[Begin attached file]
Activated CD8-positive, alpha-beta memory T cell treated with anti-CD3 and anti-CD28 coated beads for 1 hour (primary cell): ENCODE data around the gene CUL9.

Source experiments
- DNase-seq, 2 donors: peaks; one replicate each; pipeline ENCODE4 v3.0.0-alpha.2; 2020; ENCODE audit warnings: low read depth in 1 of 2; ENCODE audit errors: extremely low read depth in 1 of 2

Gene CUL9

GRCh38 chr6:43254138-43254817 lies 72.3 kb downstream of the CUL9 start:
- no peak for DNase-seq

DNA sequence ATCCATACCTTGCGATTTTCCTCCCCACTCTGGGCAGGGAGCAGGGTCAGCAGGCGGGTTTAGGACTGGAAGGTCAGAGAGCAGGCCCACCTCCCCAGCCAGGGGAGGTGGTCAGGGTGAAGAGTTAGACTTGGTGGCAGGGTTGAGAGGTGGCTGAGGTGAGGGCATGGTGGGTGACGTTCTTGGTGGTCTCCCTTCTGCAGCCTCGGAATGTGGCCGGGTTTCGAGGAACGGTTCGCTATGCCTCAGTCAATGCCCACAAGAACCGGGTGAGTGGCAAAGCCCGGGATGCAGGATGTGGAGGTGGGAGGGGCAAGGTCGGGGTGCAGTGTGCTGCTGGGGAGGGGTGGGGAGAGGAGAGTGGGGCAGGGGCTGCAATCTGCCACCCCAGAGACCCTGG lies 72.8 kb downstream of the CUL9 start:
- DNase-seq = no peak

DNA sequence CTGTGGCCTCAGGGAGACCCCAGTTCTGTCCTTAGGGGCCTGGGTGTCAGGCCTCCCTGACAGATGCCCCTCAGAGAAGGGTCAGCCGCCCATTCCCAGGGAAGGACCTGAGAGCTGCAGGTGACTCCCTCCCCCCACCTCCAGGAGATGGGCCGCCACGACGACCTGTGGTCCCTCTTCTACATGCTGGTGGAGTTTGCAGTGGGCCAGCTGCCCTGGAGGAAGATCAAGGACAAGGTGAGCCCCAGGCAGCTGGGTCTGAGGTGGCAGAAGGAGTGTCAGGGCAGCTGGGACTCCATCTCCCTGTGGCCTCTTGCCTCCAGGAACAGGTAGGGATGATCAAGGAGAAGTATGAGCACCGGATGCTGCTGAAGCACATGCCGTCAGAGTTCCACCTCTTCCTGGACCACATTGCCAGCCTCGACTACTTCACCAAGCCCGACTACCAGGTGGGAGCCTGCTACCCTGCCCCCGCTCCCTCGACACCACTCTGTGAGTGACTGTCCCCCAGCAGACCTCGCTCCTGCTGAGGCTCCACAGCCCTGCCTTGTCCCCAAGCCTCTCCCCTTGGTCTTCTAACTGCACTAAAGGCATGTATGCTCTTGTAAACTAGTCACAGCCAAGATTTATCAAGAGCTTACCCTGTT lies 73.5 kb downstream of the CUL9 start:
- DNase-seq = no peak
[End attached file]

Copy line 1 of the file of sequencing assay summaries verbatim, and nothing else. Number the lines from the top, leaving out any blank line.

Activated CD8-positive, alpha-beta memory T cell treated with anti-CD3 and anti-CD28 coated beads for 1 hour (primary cell): ENCODE data around the gene CUL9.